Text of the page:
It has been a challenging few days around our World as we were witness to a tragic shooting at UCLA, the inferno in Syria seemed to have no end in sight and Iraq continues to be on the brink. I did find it laughable as Arkansas Senator Tom Cotton was at it again in regards to the Iran Deal after his discredited move over the infamous letter that was ridiculed by of all people, The Foreign Minister of Iran.
As I am working away on these thoughts, I am listening to live feed from NDTV on riots in one of the largest states in India, Uttar Pradesh. I also found it distressing as two senior Police Officers lost their lives--It is always tragic when law enforcement officers give their life no matter where they live. I am also seeing reports from Paris about the River Seine swelling to levels not seen since the 1930's which has forced the Louvre to close and for priceless art to be moved to higher ground.
It is not easy to be positive. The alternative is simply not acceptable. It is in this spirit that I supported the #Outsiders team as the latest Thought For the Week was published and the Friday Musical Interlude was also released. ut, I wanted to make sure a sense of positive momentum continued as #outsiders 2.x featured the latest edition of Thought For the Week and the Friday Musical Interlude.
As I have been assessing our World, I was quite amazed by a bit of a reaffirmation on the need for true "soft skills" necessary for our World as outlined by Geoff Colvin of Fortune with this advice to College Graduates:
|June 2, 2016|
|To all the brand new college graduates who majored in a liberal arts field, I have a message: If you want to be a leader, you did the right thing.|
This is a controversial message at a time when every village and town seems to be offering coding classes for kindergarteners and America’s dearth of STEM majors is conventionally viewed as a serious problem. None of that is wrong. Coding is becoming the literacy of the modern economy, and everyone should be conversant with it. Companies in energy, IT, and other fields want to hire more good STEM majors than they can find; of course they want a larger supply. Along the way, liberal arts have become desperately uncool except among a band of earnest evangelists who argue that it’s a solid foundation for whatever else a young person may want to do.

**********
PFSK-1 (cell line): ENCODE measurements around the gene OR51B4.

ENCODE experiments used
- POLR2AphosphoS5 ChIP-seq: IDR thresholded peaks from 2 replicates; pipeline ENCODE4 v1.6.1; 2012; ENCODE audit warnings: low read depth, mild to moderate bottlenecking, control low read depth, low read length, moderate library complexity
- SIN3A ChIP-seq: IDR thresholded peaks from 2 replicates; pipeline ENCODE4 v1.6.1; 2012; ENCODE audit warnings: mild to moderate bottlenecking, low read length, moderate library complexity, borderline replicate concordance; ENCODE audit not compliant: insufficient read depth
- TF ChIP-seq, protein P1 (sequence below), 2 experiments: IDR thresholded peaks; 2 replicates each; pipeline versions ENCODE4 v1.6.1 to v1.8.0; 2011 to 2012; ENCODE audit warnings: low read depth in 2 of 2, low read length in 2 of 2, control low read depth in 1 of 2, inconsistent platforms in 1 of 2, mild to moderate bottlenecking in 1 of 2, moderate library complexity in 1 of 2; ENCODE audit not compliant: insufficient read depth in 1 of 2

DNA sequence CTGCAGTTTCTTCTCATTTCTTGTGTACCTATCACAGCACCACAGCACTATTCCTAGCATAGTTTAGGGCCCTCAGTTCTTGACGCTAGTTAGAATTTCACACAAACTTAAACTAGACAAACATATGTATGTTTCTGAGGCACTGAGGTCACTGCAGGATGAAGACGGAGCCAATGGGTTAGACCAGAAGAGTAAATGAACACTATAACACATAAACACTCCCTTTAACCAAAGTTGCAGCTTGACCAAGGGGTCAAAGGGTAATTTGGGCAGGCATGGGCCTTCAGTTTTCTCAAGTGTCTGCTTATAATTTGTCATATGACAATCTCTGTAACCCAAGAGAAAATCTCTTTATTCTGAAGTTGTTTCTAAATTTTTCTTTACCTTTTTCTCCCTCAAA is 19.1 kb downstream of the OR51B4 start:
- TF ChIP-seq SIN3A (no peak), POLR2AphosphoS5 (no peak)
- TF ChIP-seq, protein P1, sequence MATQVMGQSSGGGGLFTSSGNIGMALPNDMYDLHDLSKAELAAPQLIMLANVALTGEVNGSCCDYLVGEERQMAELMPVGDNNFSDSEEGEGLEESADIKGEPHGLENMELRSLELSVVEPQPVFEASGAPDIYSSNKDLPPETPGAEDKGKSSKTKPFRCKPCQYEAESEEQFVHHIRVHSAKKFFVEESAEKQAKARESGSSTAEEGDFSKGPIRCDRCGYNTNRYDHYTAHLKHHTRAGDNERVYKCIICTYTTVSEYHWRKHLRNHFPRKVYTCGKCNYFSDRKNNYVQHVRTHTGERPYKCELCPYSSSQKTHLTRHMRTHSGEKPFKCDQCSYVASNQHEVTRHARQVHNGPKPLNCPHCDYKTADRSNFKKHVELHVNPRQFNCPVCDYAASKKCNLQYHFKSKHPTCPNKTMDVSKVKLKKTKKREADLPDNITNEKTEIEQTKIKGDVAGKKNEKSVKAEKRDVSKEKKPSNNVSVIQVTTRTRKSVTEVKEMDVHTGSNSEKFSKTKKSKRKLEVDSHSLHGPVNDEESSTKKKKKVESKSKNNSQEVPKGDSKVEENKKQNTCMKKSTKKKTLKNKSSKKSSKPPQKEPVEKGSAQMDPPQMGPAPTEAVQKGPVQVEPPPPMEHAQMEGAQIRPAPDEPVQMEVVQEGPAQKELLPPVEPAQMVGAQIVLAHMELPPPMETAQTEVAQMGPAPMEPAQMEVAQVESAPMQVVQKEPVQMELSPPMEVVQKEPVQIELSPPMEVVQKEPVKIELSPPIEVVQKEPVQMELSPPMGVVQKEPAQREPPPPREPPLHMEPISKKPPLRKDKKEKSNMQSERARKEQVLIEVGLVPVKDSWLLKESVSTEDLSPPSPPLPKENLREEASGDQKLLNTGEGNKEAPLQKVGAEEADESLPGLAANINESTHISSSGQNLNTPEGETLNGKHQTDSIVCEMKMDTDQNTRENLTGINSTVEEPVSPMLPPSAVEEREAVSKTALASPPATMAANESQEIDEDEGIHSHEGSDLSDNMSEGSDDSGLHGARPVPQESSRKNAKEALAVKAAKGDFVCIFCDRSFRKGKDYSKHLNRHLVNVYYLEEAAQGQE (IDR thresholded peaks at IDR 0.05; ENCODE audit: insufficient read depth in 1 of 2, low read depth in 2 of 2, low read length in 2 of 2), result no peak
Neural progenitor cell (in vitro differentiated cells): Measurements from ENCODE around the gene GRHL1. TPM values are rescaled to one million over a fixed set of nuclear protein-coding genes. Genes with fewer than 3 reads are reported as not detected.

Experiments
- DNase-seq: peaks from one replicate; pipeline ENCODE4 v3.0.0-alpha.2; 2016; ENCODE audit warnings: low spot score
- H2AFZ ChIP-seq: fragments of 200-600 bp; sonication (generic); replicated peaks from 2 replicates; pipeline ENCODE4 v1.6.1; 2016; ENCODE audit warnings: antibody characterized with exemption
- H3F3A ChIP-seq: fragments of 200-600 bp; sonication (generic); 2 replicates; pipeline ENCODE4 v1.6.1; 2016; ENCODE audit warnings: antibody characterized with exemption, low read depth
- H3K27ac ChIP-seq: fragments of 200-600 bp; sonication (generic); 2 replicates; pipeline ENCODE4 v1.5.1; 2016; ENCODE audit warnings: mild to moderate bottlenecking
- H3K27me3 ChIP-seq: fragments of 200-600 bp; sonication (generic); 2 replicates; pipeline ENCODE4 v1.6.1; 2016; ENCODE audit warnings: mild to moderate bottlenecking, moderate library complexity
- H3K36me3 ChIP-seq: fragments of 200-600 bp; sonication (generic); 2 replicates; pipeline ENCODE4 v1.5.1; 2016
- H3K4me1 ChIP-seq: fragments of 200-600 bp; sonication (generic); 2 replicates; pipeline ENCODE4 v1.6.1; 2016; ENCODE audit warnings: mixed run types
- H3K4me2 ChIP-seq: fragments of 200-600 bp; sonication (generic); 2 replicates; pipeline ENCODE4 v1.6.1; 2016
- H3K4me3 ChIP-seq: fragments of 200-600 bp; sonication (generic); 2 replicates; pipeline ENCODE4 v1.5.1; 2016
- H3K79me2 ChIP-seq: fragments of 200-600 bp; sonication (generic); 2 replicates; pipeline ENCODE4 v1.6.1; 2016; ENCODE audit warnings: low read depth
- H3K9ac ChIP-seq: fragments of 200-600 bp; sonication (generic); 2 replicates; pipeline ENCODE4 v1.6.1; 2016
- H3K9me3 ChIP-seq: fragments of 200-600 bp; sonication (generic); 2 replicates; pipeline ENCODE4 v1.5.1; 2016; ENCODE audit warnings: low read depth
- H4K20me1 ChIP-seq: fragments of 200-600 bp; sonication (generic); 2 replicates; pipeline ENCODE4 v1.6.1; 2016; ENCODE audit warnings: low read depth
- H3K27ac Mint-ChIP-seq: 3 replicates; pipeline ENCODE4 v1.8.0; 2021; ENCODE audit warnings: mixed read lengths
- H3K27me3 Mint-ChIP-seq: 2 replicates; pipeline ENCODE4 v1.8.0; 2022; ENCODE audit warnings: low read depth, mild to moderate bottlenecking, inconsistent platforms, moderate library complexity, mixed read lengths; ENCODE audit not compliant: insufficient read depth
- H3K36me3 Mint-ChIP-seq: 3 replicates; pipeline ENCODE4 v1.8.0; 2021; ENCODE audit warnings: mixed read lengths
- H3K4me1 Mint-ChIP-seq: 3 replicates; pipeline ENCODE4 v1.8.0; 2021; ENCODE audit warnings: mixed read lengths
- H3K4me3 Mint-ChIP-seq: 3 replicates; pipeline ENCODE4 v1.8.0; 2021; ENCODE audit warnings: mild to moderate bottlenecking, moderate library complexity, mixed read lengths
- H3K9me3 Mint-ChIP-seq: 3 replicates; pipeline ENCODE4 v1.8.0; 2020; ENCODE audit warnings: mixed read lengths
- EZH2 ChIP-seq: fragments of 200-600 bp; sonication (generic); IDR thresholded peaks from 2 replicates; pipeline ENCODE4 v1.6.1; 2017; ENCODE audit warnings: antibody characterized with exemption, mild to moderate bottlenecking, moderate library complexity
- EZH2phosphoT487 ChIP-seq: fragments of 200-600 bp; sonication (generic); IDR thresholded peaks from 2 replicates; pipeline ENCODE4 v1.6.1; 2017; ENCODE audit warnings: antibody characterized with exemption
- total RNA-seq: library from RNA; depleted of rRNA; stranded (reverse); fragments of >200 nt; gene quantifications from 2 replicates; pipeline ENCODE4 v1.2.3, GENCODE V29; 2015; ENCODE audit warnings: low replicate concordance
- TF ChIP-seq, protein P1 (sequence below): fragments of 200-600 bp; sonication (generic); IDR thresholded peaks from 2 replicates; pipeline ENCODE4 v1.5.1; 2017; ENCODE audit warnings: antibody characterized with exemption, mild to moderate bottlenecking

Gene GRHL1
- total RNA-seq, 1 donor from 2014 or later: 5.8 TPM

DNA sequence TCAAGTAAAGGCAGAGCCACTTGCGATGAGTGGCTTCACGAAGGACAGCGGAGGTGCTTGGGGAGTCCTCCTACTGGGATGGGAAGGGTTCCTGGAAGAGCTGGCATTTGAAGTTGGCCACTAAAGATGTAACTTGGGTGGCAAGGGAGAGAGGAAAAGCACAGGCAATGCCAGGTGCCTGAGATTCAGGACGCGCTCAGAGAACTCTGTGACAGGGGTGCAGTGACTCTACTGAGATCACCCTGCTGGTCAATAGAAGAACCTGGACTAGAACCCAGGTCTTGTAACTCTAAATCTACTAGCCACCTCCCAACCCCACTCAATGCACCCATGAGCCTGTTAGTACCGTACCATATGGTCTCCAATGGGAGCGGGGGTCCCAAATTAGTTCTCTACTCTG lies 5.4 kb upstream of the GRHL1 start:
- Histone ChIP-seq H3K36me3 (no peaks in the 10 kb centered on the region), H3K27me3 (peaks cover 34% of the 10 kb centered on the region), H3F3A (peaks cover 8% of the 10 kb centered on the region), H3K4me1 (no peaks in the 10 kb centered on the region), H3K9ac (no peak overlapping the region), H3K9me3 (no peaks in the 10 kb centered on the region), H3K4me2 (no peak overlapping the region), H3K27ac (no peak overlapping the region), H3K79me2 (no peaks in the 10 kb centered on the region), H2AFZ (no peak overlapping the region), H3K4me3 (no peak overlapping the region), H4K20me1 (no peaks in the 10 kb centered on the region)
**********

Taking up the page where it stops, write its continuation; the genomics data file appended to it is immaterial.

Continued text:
The thing is, the evangelists are right, especially with regard to leadership. “Look, the Army for a long time, many of the services have been looking for some very technical-type majors coming out of schools to deal with the technically advanced army that we have,” Lt. Col. Peter Godfrin, who heads Harvard’s Army ROTC program, told the Harvard Gazette recently. “But just from the conflicts that we’ve seen in recent years, the technological advances only get us so far. We need to be able to communicate and negotiate with folks; we need folks at the highest levels who can think through complex problems because … unfortunately, warfare is a human endeavor.” Colin Dickinson, a Navy officer who majored in economics, told the Gazette, “I can honestly say that I have drawn upon my learning in everything from marine biology to the tales of Homer in my attempt to best serve my sailors and lead them to success.”
What’s true for the military is true more broadly. David Kalt, an entrepreneur whose latest venture is an online musical instruments exchange called Reverb.com, wrote yesterday in the Wall Street Journal that “our chief operating officer is a brilliant, self-taught engineer with a degree in philosophy from the University of Chicago. His determination and critical-thinking skills empower him to leverage the power of technology without getting bogged down by it. His background gives him the soft skills – the people skills – that make him stand out as someone who understands our customers and knows how to bring the staff along.” Kalt spent years urging students to major in computer science and engineering rather than liberal arts. But his recent article is called “Why I Was Wrong About Liberal-Arts Majors.”
Advice on choosing a major obviously isn’t useful for new graduates, so here’s a message for students about to enter college: College isn’t trade school. Whether you major in a liberal arts field or STEM or anything else, you emerge not with the skills that will make you successful at a specific company but rather with a foundation for more learning. As advancing technology takes over more of the world’s left-brain work, the skills of deep human interaction, of leadership, are increasingly in demand. What a liberal arts education gives you – critical thinking, clear communication, the lessons of Homer – is growing more valuable, not less.
— Elon Musk (@elonmusk) June 2, 2016
It is also the NBA Finals. The team at Pandora sent this out to all the subscribers and I thought this might be cool for all to enjoy as the fight between The Warriors and the Cavaliers ensues as I wish all a fabulous weekend:
|Partying for the NBA finals? These stations are a swish for any gameday event.|